Some Companies Went Public In London Last Year


Now that 2014 has opened with a thud, let's reminisce about how great things were in 2013 for investment bankers in London.

During 2013, 105 new companies joined the London Stock Exchange, raising£15.7 billion of capital in total, of which 36 were technology firms, raising £1 billion–the highest number and value since 2007–the LSE said in a statement.

Chief Executive Xavier Rolet said: “2013 has been an exciting and positive year for the IPO market. We have seen a very healthy mix of U.K. and international companies using the London market as a platform for future growth”.

This year, however, let's say we move the party to Shanghai and Shenzhen.

After a freeze of more than a year, China has reopened the market for initial public offerings, allowing five companies to pitch IPOs to investors as soon as Thursday.

The IPOs by the five, which together are looking to raise 2.1 billion yuan (US$346 million) come at a time when the Chinese stock market is struggling, with the Shanghai benchmark ranking as Asia's worst performer in 2013….

China has frequently resorted to freezing IPOs as a way of controlling the volatility of the country's stock markets—favorite investment outlets for retail investors, who are stuck with few options beyond shares, real estate and wealth-management products. It last choked off supply to the market between 2008 and 2009, in the wake of several big IPOs in which shares surged on listing but declined for years after.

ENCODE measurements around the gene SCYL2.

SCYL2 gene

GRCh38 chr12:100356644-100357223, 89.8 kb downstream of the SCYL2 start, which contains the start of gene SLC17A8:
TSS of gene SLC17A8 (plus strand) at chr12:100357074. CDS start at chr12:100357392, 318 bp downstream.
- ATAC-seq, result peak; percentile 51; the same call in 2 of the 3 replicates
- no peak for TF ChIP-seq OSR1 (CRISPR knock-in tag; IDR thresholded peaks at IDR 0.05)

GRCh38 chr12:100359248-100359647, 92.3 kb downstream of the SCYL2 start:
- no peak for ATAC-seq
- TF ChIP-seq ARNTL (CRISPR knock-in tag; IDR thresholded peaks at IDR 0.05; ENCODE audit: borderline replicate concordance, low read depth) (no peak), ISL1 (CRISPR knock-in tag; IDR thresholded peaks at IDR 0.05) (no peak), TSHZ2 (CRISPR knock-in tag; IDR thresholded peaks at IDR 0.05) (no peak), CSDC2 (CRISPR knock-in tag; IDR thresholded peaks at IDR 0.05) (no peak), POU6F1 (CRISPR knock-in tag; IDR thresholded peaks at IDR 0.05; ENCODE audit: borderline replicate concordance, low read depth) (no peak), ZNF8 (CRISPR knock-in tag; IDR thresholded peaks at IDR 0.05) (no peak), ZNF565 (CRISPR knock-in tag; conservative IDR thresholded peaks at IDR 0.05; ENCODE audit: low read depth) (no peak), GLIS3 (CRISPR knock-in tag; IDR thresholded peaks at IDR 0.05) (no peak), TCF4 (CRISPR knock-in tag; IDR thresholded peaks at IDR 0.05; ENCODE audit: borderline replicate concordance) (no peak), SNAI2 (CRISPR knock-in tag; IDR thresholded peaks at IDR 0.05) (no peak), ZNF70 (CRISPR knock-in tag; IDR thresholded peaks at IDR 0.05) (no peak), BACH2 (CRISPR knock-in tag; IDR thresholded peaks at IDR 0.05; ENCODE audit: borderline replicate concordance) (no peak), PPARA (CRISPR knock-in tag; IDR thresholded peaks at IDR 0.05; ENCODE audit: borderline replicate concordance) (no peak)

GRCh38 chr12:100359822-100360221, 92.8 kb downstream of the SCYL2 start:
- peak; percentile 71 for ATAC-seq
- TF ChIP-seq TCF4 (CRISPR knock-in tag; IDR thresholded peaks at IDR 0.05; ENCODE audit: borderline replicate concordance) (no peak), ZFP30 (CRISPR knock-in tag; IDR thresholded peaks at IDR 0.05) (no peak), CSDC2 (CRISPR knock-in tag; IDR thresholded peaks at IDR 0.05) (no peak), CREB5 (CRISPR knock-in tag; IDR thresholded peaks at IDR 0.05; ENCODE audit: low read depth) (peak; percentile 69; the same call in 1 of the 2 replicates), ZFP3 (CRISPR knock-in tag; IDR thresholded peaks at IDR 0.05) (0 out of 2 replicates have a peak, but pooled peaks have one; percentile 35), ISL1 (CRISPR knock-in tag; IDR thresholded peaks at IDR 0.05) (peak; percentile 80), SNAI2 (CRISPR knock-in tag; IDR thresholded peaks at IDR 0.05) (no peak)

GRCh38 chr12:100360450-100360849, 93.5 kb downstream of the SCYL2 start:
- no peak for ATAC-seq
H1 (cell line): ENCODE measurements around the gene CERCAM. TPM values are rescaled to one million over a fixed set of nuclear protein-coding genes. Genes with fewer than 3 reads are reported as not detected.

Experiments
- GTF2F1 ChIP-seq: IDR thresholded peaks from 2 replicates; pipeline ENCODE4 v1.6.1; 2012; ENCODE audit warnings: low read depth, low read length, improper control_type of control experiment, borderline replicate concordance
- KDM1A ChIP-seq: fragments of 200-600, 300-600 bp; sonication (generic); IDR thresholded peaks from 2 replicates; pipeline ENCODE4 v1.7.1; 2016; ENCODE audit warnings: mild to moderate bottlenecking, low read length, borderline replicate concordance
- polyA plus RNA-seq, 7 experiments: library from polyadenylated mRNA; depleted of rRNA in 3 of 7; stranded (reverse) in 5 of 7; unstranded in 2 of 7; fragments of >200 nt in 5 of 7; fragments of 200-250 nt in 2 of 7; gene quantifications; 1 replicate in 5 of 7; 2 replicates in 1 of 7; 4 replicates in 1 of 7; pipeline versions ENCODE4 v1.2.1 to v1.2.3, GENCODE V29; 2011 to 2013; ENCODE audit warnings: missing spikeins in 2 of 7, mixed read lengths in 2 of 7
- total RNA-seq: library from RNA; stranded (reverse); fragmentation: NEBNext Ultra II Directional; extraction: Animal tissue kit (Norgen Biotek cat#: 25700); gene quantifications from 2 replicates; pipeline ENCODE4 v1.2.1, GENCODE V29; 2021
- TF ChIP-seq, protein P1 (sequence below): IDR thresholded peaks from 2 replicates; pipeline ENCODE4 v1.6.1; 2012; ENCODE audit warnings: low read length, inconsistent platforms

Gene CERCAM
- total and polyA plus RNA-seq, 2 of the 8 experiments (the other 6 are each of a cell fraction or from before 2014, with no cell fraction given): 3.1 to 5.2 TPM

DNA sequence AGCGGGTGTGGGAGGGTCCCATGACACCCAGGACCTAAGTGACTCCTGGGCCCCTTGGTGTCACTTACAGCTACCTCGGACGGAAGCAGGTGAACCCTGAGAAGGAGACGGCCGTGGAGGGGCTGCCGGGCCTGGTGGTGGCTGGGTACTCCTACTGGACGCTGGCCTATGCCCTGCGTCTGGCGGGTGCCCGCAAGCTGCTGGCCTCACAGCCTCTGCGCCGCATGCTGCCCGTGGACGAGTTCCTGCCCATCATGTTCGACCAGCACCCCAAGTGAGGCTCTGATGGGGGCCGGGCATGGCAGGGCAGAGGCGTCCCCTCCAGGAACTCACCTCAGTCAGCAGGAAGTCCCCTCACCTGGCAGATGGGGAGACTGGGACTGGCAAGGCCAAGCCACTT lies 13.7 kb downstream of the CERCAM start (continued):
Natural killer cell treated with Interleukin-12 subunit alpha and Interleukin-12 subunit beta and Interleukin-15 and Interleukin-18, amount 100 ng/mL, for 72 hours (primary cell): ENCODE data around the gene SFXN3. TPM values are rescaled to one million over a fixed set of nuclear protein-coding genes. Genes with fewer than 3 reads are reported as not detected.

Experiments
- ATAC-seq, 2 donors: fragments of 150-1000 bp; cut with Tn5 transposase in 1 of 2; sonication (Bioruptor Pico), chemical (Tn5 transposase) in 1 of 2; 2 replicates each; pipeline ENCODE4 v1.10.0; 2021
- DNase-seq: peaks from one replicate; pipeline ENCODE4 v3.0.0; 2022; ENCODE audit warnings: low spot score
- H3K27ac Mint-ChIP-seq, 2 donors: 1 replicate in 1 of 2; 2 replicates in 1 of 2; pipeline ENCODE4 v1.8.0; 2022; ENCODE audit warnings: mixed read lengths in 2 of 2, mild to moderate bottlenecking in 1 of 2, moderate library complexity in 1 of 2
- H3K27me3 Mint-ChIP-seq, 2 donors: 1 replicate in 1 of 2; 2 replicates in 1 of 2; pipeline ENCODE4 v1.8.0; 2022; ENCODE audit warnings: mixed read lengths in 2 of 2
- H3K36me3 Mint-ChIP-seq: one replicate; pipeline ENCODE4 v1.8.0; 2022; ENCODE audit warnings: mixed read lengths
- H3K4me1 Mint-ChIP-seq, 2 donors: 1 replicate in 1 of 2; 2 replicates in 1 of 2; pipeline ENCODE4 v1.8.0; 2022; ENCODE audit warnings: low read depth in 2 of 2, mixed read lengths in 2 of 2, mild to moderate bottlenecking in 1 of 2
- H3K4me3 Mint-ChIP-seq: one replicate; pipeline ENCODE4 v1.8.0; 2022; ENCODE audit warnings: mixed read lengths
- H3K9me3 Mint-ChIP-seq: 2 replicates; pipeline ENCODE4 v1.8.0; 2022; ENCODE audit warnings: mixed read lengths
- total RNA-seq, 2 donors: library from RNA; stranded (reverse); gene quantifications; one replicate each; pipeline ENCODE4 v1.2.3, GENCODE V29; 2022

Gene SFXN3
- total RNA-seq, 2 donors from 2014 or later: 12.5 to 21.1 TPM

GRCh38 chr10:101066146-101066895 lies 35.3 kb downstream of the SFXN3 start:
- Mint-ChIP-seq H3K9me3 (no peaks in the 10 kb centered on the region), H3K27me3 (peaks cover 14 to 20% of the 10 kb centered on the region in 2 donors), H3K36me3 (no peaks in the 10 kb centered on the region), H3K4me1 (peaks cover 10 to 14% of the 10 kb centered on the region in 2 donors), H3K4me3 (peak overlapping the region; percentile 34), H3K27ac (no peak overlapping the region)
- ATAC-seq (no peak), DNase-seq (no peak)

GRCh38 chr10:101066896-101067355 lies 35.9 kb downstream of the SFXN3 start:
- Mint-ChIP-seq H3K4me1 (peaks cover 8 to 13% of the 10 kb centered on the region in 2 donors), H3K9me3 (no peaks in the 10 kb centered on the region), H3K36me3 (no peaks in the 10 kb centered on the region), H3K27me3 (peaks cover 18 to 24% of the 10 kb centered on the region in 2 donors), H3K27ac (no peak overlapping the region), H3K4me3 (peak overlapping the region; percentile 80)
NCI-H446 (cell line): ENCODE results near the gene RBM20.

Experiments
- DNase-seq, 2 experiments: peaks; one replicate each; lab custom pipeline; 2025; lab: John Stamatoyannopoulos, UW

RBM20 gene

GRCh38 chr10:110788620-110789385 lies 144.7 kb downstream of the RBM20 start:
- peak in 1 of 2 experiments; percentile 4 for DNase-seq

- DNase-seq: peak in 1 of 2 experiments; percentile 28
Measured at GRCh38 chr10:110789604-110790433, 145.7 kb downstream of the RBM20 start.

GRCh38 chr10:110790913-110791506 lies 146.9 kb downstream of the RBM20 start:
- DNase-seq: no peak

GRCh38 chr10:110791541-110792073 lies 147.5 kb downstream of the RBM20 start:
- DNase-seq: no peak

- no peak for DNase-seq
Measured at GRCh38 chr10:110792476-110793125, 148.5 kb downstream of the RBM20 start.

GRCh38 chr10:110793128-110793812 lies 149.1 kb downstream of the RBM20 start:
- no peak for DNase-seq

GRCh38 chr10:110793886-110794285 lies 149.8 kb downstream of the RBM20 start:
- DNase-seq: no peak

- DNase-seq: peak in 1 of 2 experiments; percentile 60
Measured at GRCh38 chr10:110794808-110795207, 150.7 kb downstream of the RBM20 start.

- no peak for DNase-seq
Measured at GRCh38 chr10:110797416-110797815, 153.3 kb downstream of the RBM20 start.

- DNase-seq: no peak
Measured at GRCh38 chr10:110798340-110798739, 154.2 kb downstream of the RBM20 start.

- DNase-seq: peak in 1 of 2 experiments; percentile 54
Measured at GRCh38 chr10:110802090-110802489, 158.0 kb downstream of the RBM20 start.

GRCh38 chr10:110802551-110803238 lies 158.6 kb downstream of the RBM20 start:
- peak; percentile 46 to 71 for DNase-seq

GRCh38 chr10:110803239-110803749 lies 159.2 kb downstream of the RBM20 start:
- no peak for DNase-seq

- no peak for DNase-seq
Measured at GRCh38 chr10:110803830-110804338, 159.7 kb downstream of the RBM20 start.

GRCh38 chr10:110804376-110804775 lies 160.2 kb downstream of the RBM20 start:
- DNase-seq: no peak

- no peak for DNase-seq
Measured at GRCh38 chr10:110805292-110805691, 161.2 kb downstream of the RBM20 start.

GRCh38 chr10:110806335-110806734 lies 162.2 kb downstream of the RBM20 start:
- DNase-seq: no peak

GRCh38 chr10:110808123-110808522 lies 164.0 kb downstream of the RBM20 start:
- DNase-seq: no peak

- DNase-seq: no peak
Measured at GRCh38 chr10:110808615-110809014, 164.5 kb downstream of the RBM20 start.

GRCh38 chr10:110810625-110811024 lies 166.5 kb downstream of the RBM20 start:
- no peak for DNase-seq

London Celebrates Best Year for IPOs Since Pre-Crisis '07 [WSJ MoneyBeat blog]
China's IPO Market Reopens [WSJ]


dumpster fire ornament

Worst Year In At Least A Century No Reason Not To Go Public

The SPAC-and-IPO party on Wall Street will have to stand in for the traditional holiday festivities this year.

That's Some Latency

BATS apparently reeeaally wanted those first few trades to be practice trades. This is amazing: Bats Global Markets Inc., the six- year-old equity exchange, canceled its initial public offering, stunning Wall Street after errors on its own computer systems derailed trading in the stock and forced a halt in Apple Inc. (AAPL) “We believe withdrawing the IPO is the appropriate action to take for our company and our shareholders,” Joe Ratterman, the chief executive officer, said in a statement. Asked if that meant Bats is no longer going public, Randy Williams, a company spokesman, replied by e-mail, “Yes, that’s correct.” It's nice to see Bloomberg as incredulous as I am - that paragraph means: the CEO said "we are withdrawing our IPO" and Bloomberg emailed to ask "wait, no, REALLY?" And got the response, "yes, really." Because what's weird here is not a withdrawn IPO but a withdrawn IPO that had already priced. And opened for trading - for a few seconds anyway - to print a few trades at $15.25 (down from last night's IPO price of $16) at around 10:45 this morning before halting, unwinding those trades and ultimately unwinding the IPO.